April Fool’s

Today is April Fool’s Day, which I always thought was a kind of fun thing when I was a kid, but became more of a pain in the butt as I grew older.  I liked the idea of pranks, but never the prank itself. Then, 25 years ago, something happened that I wouldn’t call a prank, but sort of felt like one at the time.

A couple of days beforehand, my mother told me a secret.  She took a pregnancy test, and it was positive.  We were driving to our house in Kenmore from who-knows-where and I don’t really recall my reaction.  I didn’t think much of it.  To be honest, my twelve-year-old brain went straight to “she probably is just going through menopause.”

Then, April Fool’s Day.  Mom received a call from the doctor, confirming that she was indeed pregnant.  For a second there, I was waiting for the nurse to say “Ha-ha April Fool’s!” but I later learned that would have been very unprofessional.  Mom and Dad cried and hugged and I kind of smiled and went with it because what choice did I have?

Mom told me not to tell anyone but I went bowling later that day with my friend Jill and told her immediately.  The next morning in homeroom, I told my best friend, Christina.  Her response?  “Oh my God.  Your parents still have sex??”  Thanks, Chris, for that imagery. 

On Easter, we told the family.

Now, a little background on my mom:  she was 40, and she had her tubes tied after she had me.  So, really, it’s no surprise that my aunt yelled out “Holy shit!” in the middle of church when my dad told my grandma during the Sign of Peace.  Everyone was crying, and after Mass the priest even came to ask us what had happened.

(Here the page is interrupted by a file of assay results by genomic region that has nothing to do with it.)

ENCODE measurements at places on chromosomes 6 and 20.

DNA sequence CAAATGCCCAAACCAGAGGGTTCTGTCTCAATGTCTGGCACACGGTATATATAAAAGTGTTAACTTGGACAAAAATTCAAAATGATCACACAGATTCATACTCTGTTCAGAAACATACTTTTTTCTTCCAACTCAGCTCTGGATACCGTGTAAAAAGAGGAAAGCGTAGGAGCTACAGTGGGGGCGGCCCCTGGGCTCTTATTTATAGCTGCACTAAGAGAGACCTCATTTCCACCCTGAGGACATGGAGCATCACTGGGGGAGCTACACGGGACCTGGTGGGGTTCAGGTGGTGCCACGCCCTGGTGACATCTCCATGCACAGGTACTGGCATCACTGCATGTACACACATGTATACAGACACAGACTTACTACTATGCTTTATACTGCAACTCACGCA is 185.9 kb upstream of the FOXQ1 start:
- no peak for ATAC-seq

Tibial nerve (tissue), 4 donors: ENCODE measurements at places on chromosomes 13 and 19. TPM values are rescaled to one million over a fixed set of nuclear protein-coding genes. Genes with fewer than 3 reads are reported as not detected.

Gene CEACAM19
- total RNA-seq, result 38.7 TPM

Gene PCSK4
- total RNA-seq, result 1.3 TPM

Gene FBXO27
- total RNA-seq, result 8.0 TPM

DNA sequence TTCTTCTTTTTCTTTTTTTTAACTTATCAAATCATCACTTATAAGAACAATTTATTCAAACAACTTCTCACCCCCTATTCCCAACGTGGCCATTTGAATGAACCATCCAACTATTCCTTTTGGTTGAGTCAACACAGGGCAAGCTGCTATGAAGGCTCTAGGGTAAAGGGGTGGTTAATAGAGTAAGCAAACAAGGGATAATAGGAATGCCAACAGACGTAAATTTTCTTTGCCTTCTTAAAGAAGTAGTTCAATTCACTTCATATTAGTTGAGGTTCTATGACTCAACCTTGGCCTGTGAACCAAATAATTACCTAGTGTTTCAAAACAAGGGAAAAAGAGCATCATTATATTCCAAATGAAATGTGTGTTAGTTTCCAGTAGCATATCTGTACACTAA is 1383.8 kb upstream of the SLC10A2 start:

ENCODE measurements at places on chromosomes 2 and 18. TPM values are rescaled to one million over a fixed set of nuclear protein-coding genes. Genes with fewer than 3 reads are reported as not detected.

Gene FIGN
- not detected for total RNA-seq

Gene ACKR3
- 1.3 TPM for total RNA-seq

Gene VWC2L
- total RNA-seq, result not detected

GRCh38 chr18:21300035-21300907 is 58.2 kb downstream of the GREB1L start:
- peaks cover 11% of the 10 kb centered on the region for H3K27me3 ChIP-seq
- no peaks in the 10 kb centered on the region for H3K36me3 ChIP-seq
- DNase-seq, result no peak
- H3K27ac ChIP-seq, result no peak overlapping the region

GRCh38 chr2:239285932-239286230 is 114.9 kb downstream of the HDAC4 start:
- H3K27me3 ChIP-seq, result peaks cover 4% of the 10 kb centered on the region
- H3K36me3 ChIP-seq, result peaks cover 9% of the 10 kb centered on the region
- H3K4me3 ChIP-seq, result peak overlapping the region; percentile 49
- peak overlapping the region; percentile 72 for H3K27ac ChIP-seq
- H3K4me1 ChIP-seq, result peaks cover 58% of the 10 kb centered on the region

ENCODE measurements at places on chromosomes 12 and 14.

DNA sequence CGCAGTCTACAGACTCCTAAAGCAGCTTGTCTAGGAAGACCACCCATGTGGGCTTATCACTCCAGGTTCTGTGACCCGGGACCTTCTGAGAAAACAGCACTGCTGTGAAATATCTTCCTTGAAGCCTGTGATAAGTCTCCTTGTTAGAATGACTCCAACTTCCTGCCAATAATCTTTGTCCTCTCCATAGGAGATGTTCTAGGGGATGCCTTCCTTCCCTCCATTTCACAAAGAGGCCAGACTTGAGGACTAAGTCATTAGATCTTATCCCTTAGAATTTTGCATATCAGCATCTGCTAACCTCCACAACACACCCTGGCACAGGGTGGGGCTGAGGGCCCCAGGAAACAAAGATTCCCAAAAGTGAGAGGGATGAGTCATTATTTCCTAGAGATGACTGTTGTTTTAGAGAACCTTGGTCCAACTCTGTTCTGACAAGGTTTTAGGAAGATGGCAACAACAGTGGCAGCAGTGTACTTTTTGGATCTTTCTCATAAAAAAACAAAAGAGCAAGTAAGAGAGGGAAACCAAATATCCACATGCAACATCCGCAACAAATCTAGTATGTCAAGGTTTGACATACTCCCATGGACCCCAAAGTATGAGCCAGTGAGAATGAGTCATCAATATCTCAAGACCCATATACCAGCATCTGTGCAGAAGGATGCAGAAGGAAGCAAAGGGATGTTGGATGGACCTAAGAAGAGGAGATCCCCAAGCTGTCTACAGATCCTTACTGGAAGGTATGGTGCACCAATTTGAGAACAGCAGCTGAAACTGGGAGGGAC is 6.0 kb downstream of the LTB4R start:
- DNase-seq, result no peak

We went to my Aunt Ellie’s after, and they called my Aunt Cathy and told her we were having a family meeting.  Well, she comes over all in a panic because we have never had a family meeting before, and she thinks grandpa’s dying or something.  Dad told her the news, and she was both overjoyed and furious with him for stressing her out.  Then, a few days later, I spent the night at my Gram’s.  I was pouring syrup on my pancakes when Aunt Mary came in the kitchen.  She wasn’t at Easter, and somehow, she hadn’t heard.  I don’t know how that’s possible given my family, but there it is.  So, Gram urged me to tell her, and I did: “Mom’s having a baby.”  Mary then proceeded to yell at me about how that wasn’t a funny joke until Gram stepped in and vouched for me.  Anyway, my family was very excited.  Which was cool, to me, because I loved my family and if they were happy, I was happy.

I spent about seven months going about my happy little day without a care in the world.  Then, mom landed in the hospital for a month.  I survived on frozen lasagnas from my aunts and spent a lot of quality time with dad, but the whole baby-arrival thing still didn’t hit me.  It didn’t even hit me on Halloween, 1996, as they wheeled my mother into the delivery room while she was wearing a headband that had wobbly bats on it.  I wish I had a picture.

When it hit me finally, she was already here.  She was in an incubator being wheeled down a hallway and she was all red and her head looked like a turnip.

I washed my hands and arms up to the elbow.  I put on a gown and a paper hat, and I went in and sat in a rocking chair.  A nurse put her in my arms.

She was so small.

I took my finger and poked at her palm, and her tiny hand curled around my fingertip. “Hello, Bernadette,” I said. “I am your sister.”

Yeah, I was a self-centered preteen at the time who really didn’t grasp the life changes a baby would bring.  And it was hard, in coming years, for me to adjust to the new situation.  But everyday I would see her, and she would need me, and then I would do anything to make her smile.  April Fool’s Day is not my sister’s birthday, but it is the start of our adventure with her, and I wouldn’t change anything. 

Except maybe they could have called on April 2nd

Me and my little monkey.

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